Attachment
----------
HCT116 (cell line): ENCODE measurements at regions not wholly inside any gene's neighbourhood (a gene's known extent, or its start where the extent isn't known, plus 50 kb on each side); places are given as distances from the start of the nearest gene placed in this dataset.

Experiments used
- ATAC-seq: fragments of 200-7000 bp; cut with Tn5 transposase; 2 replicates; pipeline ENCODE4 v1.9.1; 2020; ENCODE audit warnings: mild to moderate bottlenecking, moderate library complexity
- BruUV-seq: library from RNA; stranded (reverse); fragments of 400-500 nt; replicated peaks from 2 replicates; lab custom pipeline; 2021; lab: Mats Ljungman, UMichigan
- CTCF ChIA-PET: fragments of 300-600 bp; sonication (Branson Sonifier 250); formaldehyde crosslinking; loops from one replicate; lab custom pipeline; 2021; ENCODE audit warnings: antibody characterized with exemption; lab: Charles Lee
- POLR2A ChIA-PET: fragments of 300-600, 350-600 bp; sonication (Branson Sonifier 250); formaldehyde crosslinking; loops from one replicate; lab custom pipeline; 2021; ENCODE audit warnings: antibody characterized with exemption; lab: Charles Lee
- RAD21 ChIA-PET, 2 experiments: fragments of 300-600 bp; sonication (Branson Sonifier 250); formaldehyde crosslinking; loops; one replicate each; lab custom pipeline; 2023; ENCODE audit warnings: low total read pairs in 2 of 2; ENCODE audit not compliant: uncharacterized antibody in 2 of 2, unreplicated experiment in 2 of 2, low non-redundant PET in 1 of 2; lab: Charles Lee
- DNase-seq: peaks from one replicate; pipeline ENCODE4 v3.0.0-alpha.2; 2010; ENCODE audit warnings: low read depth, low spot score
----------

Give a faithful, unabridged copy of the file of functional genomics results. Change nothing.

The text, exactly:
HCT116 (cell line): ENCODE measurements at regions not wholly inside any gene's neighbourhood (a gene's known extent, or its start where the extent isn't known, plus 50 kb on each side); places are given as distances from the start of the nearest gene placed in this dataset.

Experiments used
- ATAC-seq: fragments of 200-7000 bp; cut with Tn5 transposase; 2 replicates; pipeline ENCODE4 v1.9.1; 2020; ENCODE audit warnings: mild to moderate bottlenecking, moderate library complexity
- BruUV-seq: library from RNA; stranded (reverse); fragments of 400-500 nt; replicated peaks from 2 replicates; lab custom pipeline; 2021; lab: Mats Ljungman, UMichigan
- CTCF ChIA-PET: fragments of 300-600 bp; sonication (Branson Sonifier 250); formaldehyde crosslinking; loops from one replicate; lab custom pipeline; 2021; ENCODE audit warnings: antibody characterized with exemption; lab: Charles Lee
- POLR2A ChIA-PET: fragments of 300-600, 350-600 bp; sonication (Branson Sonifier 250); formaldehyde crosslinking; loops from one replicate; lab custom pipeline; 2021; ENCODE audit warnings: antibody characterized with exemption; lab: Charles Lee
- RAD21 ChIA-PET, 2 experiments: fragments of 300-600 bp; sonication (Branson Sonifier 250); formaldehyde crosslinking; loops; one replicate each; lab custom pipeline; 2023; ENCODE audit warnings: low total read pairs in 2 of 2; ENCODE audit not compliant: uncharacterized antibody in 2 of 2, unreplicated experiment in 2 of 2, low non-redundant PET in 1 of 2; lab: Charles Lee
- DNase-seq: peaks from one replicate; pipeline ENCODE4 v3.0.0-alpha.2; 2010; ENCODE audit warnings: low read depth, low spot score